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Expanding Caseload Fuels Judiciary Request for Resources in 2011

Contact: Karen Redmond, 202-502-2600

Submitting the smallest funding increase requested in more than 20 years, representatives of the federal Judiciary today asked a House subcommittee to adequately fund the courts in the coming year so they can cope with anticipated increases in case filings.

“Our workload is increasing, nearly across the board, and if Congress approves the President’s requests for the Department of Homeland Security and the Department of Justice, and bankruptcy filings remain high, our workload will continue to grow,” Judge Julia Gibbons, chair of the Judicial Conference Budget Committee, told the House Appropriations Subcommittee on Financial Services and General Government.

As a result, Judge Gibbons said, the Judiciary is requesting a 6.8 percent funding increase for fiscal year 2011.

“In order to handle a growing workload and sustain a fair and expeditious delivery of justice, the federal courts must have the resources needed to do their work,” she said. “We do not have programs that we can cut in response to a budget shortfall.”

Judge Gibbons appeared with Administrative Office Director James C. Duff before the Subcommittee.

“The President’s budget increases spending on border and immigration enforcement efforts, particularly along the Southwest border, as well as spending for prosecuting financial fraud and drug offenses,” said Judge Gibbons. “This influx of crime fighting resources will result in more criminal cases in our district courts, more work for our probation and pretrial services officers, and increased caseload in our defender services program, which provides assigned counsel to eligible defendants.”

She noted that additional courts of appeals cases could be seen as the DOJ adds immigration judges and staff to clear the backlog of cases in the immigration courts.

The civil caseload in the federal courts is expected to increase 6 percent, driven by asbestos diversity case filings and anticipated class action litigation involving imported drywall; the criminal caseload is expected to increase 3 percent; and a 20 percent increase is expected in bankruptcy filings, with the economy as a major factor in the number of personal bankruptcies. Work per-case also increased as a result of the 2005 Bankruptcy Abuse Prevention and Consumer Protection Act, with new docketing, noticing and hearing requirements required for bankruptcy courts.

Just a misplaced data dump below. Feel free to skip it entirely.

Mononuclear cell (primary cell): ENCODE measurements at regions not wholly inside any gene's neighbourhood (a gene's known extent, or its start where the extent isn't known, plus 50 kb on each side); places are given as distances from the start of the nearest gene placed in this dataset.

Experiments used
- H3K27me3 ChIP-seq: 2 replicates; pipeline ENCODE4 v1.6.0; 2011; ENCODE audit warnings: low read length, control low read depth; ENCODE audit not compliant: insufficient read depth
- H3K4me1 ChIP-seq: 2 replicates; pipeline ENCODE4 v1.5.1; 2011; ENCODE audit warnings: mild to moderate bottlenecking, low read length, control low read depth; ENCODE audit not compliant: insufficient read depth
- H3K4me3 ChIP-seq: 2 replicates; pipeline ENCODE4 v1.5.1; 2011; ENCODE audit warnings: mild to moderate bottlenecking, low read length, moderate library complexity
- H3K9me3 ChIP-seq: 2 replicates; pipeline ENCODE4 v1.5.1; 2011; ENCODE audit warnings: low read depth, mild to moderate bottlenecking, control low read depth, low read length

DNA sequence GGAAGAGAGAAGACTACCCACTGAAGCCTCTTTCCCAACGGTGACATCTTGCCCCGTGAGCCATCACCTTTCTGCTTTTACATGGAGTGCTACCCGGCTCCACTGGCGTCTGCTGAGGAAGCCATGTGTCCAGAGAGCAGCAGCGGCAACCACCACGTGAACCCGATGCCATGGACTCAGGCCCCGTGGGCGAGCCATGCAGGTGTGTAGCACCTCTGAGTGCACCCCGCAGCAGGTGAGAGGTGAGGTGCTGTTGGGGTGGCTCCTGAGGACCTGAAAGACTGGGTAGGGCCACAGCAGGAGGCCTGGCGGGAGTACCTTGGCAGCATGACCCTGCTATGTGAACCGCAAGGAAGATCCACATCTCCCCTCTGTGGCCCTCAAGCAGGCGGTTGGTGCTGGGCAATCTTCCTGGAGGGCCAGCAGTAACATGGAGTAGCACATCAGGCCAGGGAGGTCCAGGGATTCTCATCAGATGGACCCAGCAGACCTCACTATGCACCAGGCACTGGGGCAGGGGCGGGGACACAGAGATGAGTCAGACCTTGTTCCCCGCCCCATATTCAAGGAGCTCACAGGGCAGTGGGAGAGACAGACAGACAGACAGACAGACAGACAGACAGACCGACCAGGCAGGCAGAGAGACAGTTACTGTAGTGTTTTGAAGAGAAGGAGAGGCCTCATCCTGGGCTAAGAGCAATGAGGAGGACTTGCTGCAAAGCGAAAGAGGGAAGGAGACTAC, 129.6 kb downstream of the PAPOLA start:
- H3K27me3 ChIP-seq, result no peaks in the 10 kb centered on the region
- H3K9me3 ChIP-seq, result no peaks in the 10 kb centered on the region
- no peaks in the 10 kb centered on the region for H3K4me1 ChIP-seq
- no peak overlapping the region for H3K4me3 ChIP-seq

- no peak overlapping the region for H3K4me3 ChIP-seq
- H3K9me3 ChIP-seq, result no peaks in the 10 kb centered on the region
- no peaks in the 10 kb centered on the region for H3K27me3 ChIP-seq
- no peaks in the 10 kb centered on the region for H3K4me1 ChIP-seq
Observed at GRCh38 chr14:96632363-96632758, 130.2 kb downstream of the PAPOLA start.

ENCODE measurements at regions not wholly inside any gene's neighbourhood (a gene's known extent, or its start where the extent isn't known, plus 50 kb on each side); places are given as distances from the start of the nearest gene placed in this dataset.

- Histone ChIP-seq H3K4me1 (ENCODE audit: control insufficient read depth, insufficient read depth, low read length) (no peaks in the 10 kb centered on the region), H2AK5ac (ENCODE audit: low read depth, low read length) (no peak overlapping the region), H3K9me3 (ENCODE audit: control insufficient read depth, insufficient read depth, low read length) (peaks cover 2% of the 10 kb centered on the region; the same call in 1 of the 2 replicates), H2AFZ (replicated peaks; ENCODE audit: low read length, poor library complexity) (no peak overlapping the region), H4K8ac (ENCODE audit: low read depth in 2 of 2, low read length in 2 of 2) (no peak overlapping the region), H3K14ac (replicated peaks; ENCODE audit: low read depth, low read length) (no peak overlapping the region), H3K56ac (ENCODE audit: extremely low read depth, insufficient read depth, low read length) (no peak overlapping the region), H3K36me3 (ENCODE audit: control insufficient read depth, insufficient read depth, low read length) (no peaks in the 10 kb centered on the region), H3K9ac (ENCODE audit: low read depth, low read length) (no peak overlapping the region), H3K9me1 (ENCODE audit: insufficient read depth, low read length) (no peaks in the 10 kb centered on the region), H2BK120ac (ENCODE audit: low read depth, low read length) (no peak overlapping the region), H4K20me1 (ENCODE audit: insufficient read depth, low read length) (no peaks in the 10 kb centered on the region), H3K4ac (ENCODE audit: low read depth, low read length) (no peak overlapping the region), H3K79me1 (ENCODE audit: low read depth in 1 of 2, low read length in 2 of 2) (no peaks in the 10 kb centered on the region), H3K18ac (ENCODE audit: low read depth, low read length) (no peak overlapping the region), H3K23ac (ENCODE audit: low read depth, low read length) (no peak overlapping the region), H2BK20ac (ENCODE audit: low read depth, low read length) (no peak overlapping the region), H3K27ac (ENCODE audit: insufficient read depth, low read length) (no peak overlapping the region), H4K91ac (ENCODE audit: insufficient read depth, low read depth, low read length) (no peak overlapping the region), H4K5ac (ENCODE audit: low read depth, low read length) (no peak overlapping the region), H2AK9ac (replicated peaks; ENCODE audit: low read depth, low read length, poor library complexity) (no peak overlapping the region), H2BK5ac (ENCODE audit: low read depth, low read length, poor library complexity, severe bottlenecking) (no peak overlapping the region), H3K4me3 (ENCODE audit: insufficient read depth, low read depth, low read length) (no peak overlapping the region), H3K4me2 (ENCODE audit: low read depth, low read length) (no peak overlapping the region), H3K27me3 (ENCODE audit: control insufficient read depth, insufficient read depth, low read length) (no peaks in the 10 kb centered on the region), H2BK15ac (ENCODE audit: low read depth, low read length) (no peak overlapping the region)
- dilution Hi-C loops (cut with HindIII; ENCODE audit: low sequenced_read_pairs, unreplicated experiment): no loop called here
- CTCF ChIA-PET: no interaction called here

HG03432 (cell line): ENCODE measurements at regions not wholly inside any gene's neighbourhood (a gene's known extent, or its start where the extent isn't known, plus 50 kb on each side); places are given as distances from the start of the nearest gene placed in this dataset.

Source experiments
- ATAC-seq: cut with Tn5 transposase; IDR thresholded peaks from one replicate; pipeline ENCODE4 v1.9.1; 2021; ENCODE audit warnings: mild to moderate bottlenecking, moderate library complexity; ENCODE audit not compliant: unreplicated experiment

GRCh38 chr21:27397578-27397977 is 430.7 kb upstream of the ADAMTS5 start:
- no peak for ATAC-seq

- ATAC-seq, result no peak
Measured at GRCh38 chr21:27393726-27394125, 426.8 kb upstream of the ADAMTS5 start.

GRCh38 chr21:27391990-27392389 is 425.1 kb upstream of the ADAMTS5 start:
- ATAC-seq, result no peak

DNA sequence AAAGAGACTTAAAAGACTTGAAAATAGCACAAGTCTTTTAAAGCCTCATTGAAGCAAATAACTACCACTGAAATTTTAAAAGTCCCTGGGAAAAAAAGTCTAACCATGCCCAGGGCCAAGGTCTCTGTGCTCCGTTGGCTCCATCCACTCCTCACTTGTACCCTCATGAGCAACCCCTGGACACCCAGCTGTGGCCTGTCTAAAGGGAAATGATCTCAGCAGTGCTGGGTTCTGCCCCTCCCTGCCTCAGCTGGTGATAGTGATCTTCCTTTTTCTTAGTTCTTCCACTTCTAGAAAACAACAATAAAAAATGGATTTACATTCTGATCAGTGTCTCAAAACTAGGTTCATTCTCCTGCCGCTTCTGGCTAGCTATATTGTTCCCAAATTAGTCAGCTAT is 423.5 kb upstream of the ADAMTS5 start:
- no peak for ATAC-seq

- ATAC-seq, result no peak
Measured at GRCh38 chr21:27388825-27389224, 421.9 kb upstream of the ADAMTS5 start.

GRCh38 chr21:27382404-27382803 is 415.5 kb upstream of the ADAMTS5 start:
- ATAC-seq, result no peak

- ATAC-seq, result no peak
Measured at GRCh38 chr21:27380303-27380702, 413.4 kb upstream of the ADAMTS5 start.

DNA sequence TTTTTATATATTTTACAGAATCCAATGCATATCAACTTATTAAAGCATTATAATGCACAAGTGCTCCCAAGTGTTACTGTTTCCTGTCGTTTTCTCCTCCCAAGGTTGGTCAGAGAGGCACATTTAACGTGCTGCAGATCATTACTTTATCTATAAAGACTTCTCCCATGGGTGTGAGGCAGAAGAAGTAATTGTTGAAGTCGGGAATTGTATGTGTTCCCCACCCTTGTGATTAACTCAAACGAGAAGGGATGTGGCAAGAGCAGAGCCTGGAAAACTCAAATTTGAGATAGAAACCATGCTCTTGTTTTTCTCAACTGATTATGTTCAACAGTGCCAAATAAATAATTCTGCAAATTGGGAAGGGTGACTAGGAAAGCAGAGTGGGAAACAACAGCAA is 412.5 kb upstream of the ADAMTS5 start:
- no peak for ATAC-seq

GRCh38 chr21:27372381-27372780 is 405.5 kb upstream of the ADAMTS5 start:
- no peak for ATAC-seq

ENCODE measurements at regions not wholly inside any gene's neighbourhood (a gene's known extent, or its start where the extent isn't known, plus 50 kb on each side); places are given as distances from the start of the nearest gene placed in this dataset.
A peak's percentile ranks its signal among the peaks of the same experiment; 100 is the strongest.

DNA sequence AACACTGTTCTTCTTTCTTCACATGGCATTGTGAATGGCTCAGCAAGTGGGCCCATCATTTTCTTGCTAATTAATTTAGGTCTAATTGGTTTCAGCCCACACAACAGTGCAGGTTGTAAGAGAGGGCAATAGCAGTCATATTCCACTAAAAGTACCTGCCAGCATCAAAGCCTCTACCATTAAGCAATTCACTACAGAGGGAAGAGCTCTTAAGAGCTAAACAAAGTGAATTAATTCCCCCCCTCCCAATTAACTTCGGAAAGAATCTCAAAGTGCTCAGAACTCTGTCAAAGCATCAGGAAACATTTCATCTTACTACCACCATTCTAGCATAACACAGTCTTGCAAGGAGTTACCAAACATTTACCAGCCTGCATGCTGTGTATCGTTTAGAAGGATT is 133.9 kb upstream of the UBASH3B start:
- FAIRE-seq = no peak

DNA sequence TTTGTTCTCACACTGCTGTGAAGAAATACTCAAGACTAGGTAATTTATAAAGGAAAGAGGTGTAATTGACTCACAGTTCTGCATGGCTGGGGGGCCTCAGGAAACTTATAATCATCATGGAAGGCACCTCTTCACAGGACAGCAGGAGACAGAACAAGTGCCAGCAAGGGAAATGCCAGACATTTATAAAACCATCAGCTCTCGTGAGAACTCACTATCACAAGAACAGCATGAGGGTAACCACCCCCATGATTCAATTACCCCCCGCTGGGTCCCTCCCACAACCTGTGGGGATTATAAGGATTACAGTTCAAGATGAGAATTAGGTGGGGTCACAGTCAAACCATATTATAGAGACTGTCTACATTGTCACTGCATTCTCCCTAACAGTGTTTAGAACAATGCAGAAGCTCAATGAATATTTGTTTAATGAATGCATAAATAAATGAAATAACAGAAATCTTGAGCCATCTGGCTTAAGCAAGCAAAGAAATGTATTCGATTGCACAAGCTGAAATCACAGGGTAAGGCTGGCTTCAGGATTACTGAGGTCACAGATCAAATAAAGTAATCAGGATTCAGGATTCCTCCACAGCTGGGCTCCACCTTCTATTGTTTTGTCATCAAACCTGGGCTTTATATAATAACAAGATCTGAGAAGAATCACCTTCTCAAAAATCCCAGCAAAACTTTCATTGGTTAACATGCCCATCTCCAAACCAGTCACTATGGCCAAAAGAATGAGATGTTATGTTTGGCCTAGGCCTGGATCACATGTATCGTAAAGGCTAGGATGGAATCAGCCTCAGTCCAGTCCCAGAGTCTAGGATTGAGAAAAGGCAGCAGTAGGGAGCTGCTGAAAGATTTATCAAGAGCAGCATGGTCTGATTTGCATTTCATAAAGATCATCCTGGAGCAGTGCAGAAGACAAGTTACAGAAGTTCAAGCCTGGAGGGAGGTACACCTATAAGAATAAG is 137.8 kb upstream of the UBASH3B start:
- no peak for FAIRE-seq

In addition, the number of convicted offenders under the supervision of federal probation officers, which hit a record in 2009, is expected to increase 3 percent in 2010. To improve supervision of this workload, probation officers have begun using evidence-based practices (EBP), a tool that involves identifying and applying clinical and administrative practices proven to consistently produce specific, intended results.

“We believe that the Judiciary’s evidence-based approach to offender reentry and our strong focus on achieving positive outcomes will reduce the high costs associated with recidivism,” Judge Gibbons said.

In evaluating risks to the public and the costs of recidivism, Judge Gibbons noted that the Bureau of Prisons spends $71 per day to incarcerate an offender, but the Judiciary spends only $10 per day to supervise an offender in the community.

For fiscal year 2011, the Judiciary is seeking a 6.8 percent overall increase, or $469 million, above the fiscal year 2010 enacted appropriations level. The courts’ Salaries and Expenses account, which funds clerks and probation offices nationwide, requires a 5.9 percent increase.

Eighty-two percent ($385 billion) of the increase requested for fiscal year 2011 would fund adjustments to base for pay and benefit increases for judges and staff, space rental increases, an anticipated increase in the number of on-board senior Article III judges, and costs associated with Criminal Justice Act representations.

The remaining $84 million requested is for program enhancements, including:

  • $43 million for additional staff and costs to address workload requirements, as well as additional magistrate judges and staff;
  • $26 million for telecommunications and information technology enhancements;
  • $5 million to increase the non-capital panel attorney rate to $141 per hour; and
  • $2 million for court security, including a national contract for vehicle barrier maintenance at courthouses and a facial recognition pilot program; and education and training enhancements at the Federal Judicial Center.

Judge Gibbons noted that the Judiciary has a comprehensive strategy to cut costs—such as rent caps, courtroom sharing, an altered salary progression policy for court staff and law clerks, and IT server consolidations.

“We are not only judges and staff supporting the Third Branch,” she told the subcommittee, “we are also citizens and taxpayers and we recognize fully the need for fiscal austerity in a period of mounting federal debt.”

But while these initiatives have significantly reduced the Judiciary’s appropriations requirements without adversely impacting the administration of justice, she stressed the importance of the Judiciary receiving the resources needed to address its workload needs.

“I ask the Committee to continue this commitment to the federal courts by providing funding sufficient to allow us to perform our statutory and constitutional duties,” Judge Gibbons said.

Related Topics: Case Management, Judicial Conference of the United States, Probation and Pretrial Services